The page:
Why are you wearing a pair of lycra panties when you could be wearing a dress?

Posted by The News24 team on Wednesday, July 28, 2018 16:00:38When you’re walking down the street, don’t think about your clothes, think about the person you’re talking to.

That’s the gist of the new research into how the clothes of the rich and famous can affect our mental health.

It is well known that our bodies and minds become less fit when we are working in a high pressure job, for example.

But a new study suggests that we might be also vulnerable to the effects of social stress.

“Our research shows that the influence of social status and the perception of others on our behaviour can have an impact on our health,” Dr Susanne Stok, a clinical psychologist at the University of Copenhagen, told news.com.au.

“This could mean that we need to think about how we are perceived by others in order to make good choices about our own health and wellbeing.”

The research team, led by Dr Stok and Professor Hilde Håkon of the School of Psychology at the National Centre for Social Research, asked participants to fill out a survey about their lifestyle.

They then took part in a test measuring their psychological health.

Dr Stok told news, “We found that those who reported that they had experienced a high level of stress were less fit and more likely to have a lower mental health status.”

For example, those who had experienced the highest level of social pressure were less healthy, as well as having a lower quality of life and social isolation than people who had not experienced such pressures.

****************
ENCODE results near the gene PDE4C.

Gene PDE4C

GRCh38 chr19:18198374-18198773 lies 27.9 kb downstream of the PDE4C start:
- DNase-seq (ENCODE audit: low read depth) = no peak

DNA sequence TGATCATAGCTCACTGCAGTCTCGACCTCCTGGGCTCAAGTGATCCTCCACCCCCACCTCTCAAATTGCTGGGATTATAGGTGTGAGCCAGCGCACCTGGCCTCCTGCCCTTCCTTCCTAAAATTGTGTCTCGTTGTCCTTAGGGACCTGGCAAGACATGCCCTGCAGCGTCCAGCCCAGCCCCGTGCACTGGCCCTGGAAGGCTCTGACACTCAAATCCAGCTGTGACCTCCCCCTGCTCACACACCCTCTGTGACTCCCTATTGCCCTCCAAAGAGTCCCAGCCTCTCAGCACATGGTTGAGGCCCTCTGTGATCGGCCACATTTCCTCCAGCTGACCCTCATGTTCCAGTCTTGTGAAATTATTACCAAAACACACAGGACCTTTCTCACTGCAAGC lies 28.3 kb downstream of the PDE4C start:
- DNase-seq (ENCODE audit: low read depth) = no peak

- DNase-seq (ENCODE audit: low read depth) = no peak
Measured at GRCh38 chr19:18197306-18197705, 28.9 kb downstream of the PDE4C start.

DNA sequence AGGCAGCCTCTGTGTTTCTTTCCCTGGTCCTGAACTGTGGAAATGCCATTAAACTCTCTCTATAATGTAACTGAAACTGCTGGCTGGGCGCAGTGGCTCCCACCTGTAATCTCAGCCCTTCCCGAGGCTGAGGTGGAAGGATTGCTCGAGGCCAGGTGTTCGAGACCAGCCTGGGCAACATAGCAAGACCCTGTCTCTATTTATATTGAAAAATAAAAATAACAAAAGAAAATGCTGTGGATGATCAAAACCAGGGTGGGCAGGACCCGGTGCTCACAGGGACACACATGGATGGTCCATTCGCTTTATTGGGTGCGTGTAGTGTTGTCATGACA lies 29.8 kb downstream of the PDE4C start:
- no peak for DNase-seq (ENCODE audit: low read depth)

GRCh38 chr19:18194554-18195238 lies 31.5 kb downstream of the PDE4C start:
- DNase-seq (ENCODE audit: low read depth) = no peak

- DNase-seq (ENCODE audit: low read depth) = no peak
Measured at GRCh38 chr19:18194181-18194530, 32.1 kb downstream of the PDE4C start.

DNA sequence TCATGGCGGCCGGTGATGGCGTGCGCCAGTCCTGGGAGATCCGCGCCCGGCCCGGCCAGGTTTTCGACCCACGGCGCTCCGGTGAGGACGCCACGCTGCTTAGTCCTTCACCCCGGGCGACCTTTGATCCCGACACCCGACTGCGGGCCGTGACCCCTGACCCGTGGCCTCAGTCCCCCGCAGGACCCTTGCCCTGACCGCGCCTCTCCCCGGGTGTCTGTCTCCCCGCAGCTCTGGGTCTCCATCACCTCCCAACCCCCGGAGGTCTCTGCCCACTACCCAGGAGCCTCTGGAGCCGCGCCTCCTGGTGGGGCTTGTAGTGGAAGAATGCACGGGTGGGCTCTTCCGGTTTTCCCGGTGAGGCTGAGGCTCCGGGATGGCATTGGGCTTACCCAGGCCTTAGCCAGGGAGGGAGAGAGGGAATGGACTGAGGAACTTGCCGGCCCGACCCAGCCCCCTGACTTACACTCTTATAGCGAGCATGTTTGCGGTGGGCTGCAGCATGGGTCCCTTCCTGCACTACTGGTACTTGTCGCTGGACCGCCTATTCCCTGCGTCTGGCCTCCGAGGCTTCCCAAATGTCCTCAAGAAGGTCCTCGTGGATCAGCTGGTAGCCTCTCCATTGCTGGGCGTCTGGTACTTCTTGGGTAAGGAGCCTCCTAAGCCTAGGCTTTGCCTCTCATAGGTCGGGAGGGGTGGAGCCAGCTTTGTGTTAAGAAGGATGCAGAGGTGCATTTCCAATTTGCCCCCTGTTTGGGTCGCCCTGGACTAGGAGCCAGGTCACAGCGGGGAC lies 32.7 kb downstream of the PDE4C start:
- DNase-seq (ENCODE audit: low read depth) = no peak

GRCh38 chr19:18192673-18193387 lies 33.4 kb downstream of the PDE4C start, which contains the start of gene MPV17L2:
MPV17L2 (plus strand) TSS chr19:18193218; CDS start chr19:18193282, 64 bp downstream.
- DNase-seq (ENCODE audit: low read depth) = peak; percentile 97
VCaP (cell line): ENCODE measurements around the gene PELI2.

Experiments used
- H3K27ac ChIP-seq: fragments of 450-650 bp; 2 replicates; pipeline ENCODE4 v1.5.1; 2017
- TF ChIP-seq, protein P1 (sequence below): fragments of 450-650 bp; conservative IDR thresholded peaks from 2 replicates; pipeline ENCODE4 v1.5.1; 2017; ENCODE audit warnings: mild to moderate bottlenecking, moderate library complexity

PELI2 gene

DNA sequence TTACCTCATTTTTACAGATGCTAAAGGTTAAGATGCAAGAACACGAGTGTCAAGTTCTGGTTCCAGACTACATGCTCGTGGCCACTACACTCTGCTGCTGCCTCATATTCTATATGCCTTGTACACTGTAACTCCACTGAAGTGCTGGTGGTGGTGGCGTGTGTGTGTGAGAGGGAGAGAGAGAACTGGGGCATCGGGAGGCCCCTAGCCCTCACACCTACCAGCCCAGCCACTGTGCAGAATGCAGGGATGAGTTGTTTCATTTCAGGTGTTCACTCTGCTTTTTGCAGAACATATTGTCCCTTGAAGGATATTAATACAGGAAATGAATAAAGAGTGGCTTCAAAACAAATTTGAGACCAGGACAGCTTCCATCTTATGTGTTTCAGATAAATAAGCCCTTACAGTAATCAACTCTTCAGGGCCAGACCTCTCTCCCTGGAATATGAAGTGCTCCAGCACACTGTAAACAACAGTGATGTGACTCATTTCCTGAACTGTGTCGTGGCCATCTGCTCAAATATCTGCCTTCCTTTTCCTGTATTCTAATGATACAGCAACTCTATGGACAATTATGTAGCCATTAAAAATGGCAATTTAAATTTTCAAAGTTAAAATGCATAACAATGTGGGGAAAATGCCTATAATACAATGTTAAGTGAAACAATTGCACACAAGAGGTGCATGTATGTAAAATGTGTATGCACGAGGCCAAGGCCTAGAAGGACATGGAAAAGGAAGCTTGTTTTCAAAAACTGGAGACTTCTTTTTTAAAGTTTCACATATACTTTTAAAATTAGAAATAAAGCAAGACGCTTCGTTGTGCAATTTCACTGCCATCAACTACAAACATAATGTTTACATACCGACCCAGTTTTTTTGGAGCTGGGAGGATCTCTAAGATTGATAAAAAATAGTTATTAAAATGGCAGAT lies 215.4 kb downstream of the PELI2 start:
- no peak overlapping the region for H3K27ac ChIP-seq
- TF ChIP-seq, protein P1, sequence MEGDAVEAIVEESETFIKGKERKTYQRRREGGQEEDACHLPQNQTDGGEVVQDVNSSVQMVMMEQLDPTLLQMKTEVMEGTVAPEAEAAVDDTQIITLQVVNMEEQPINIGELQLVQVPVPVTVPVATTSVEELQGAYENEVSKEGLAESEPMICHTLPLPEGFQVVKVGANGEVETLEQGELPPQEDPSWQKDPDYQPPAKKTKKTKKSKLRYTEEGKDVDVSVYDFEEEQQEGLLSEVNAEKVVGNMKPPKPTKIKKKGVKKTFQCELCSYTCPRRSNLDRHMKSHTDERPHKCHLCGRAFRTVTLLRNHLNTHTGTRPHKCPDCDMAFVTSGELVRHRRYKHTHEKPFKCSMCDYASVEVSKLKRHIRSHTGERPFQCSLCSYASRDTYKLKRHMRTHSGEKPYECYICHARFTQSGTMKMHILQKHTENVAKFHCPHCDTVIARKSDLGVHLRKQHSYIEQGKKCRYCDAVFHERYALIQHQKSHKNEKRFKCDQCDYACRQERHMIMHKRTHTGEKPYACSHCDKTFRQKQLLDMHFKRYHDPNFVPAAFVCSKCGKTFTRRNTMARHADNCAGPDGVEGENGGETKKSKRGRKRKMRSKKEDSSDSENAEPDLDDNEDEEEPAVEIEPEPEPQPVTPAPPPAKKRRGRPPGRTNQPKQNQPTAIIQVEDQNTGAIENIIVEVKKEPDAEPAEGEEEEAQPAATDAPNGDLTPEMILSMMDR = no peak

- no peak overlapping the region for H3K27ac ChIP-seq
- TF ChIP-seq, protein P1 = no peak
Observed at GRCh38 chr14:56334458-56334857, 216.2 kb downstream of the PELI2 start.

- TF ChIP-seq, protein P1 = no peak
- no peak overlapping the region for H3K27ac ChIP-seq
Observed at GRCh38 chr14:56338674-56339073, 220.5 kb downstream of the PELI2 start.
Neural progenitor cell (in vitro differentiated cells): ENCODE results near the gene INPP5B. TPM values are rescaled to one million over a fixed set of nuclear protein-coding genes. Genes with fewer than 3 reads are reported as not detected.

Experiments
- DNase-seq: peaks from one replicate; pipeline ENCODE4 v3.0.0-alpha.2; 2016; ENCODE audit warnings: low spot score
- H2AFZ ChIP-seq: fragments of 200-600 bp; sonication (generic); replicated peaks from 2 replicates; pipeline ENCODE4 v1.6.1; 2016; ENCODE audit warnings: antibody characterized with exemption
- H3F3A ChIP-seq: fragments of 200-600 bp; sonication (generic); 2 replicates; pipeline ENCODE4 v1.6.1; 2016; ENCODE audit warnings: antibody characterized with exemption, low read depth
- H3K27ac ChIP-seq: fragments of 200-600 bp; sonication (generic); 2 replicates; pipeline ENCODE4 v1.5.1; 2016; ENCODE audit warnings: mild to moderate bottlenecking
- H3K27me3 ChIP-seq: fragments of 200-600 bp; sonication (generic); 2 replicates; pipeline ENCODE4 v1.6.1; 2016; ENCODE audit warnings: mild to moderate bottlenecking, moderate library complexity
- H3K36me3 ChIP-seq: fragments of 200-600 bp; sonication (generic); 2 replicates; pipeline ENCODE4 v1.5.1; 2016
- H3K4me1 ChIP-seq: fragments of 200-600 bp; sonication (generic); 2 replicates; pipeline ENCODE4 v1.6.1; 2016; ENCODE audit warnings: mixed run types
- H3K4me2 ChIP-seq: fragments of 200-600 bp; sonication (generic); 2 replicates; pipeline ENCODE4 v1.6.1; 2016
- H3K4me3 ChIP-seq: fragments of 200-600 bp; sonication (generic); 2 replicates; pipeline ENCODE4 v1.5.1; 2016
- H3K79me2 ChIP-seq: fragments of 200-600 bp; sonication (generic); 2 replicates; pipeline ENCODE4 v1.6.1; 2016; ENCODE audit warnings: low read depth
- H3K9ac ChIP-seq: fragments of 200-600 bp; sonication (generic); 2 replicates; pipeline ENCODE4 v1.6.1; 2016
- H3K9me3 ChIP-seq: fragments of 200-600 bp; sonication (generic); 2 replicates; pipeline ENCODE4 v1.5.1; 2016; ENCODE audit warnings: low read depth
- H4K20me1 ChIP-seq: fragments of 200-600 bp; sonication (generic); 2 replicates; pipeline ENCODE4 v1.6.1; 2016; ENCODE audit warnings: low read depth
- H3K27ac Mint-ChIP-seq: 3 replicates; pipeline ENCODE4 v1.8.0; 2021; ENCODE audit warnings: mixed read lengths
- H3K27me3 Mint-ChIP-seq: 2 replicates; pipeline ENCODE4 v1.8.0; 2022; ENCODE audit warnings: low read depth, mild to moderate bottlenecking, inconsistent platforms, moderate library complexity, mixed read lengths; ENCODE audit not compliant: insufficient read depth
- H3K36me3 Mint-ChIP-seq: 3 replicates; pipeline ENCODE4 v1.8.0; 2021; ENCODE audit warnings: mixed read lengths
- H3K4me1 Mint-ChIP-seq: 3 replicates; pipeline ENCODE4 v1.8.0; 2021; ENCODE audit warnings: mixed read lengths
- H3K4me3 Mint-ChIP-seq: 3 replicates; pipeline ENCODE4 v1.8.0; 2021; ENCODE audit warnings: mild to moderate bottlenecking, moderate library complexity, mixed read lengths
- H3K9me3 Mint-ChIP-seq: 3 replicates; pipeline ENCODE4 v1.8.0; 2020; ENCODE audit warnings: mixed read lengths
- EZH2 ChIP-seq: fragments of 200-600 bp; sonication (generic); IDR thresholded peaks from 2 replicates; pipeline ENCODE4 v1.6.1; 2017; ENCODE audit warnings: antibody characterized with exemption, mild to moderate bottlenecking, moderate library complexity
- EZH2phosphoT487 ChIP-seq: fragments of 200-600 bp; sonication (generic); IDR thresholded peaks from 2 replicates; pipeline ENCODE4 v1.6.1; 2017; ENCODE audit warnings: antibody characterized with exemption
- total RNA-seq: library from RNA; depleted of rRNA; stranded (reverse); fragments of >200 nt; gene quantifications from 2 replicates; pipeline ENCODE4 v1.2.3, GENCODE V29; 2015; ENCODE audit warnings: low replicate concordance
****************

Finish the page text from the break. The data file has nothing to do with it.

“When we looked at how these two factors were linked, we found that the more social pressure you experience, the less fit you are.”

“This means that it’s not that social stress itself causes you to be less fit,” Dr Stom said.

“You could say that the pressure to look good and to behave well is just a by-product of having high levels of social tension.”

“But there is a third factor that may be related to social stress,” she added.

“It could be the fact that you have to deal with the pressure that people around you are feeling and that you don’t want to get too stressed out.”

Dr Stom, who is also the co-author of “Caring for Ourselves: An Unwanted Obsession” was speaking at the 2016 Women’s Mental Health Conference in Sydney, Australia.

She said the findings show that social status affects the way we think about ourselves and others, and that our mental wellbeing could be affected by social stress as well.

“Social stress is not just about physical discomfort, but it’s about how much social pressure we feel,” she said.

“When we feel social stress, we may also feel the negative impact of social stigma and shame, which can lead to negative feelings about ourselves.”

She said we should pay more attention to what our clothes suggest, and to our own behaviour.

“People should also pay attention to the social pressure that they feel around them and how they look,” Dr Håkt said.

“This should be something that people take into account when choosing their clothes, especially if they are young and/or wearing expensive clothing.”

Also, if you have any social problems, you may want to consider getting help and finding a support group.

You should also make sure that you are taking steps to reduce your social pressure, for instance, by going to the gym regularly or taking time off work.

“If you have health problems, it is important that you take these steps and get regular check-ups,” Dr Hans Holm, professor of social psychology at Copenhagen’s Department of Psychology, said.

Topics:health,health-policy,society,diet-and-nutrition,community-and of course-andrace,psychiatry,health,social-psychology,mental-health,diseases-and/or-disorders,healthcare-facilities,danish,women,coventry-7000,viborg-7215,pansborg-7216,tulsa,united-kingdomMore stories from Northern Territory